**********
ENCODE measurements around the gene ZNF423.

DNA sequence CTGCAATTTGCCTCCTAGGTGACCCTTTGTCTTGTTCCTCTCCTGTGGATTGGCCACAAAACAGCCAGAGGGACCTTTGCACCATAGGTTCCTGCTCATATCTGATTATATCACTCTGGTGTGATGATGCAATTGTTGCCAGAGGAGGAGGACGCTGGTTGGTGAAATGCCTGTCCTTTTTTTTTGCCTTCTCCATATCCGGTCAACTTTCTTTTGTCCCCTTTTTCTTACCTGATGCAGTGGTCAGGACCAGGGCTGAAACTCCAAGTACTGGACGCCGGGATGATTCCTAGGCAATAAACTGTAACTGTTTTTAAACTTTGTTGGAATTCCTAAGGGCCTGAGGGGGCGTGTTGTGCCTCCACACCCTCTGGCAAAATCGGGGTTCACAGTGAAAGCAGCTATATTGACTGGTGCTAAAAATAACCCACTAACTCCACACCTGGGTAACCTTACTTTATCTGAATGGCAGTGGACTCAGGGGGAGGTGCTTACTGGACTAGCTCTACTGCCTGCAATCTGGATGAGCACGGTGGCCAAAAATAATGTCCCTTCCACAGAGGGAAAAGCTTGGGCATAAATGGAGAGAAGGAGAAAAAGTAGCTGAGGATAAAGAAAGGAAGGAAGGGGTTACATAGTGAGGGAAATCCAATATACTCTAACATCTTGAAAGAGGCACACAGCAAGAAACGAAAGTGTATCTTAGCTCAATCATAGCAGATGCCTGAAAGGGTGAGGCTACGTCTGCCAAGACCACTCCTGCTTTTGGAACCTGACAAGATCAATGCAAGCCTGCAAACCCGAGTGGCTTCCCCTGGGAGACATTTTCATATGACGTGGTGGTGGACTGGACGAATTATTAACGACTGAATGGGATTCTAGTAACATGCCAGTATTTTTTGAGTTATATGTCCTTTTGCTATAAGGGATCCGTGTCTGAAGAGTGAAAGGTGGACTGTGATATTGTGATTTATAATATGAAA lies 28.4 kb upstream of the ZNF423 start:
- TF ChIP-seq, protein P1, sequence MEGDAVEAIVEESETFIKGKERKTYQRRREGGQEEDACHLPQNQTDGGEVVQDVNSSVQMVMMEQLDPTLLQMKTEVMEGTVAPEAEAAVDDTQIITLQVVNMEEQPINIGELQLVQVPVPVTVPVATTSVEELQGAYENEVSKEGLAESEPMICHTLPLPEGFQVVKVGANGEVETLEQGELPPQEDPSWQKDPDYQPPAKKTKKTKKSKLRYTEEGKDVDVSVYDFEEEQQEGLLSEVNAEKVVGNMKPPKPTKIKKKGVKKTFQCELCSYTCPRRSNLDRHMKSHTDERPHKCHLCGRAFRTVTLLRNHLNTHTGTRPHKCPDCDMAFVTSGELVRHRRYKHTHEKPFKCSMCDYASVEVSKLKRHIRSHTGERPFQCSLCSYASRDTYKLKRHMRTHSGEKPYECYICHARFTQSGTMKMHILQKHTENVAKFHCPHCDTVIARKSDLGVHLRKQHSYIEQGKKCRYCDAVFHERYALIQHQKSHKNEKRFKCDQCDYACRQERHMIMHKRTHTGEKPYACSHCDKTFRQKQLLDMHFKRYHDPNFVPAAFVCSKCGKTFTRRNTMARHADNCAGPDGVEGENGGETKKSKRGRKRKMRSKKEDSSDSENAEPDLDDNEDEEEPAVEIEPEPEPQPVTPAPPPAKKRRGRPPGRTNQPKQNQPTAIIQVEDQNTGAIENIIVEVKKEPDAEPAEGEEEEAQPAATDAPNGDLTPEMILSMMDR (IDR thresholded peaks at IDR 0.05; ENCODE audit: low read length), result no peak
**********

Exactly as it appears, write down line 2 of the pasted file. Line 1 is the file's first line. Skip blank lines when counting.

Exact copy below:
DNA sequence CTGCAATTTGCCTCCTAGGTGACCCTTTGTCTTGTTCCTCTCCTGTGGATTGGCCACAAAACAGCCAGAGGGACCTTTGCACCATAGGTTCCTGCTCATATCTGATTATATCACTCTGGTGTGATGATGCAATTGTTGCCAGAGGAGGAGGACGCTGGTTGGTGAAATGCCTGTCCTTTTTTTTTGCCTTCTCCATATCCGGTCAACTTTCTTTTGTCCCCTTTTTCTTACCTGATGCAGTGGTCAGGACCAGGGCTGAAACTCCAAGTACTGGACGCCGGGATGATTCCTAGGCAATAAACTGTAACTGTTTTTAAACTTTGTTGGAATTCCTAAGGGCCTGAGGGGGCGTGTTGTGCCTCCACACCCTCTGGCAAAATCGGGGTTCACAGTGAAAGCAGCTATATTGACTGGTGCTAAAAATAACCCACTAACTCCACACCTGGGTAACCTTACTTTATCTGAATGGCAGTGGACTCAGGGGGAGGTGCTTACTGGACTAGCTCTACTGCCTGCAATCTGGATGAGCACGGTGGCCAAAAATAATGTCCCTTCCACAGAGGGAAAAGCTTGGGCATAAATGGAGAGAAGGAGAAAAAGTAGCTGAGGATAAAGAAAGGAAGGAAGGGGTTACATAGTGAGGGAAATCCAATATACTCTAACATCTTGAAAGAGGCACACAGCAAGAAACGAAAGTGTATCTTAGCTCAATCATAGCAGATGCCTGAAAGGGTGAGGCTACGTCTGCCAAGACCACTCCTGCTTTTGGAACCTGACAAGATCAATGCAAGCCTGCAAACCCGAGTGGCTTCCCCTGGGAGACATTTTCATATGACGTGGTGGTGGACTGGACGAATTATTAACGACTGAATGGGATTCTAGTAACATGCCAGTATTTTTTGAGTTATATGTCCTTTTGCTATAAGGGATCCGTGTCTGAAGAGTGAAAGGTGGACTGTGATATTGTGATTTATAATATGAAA lies 28.4 kb upstream of the ZNF423 start: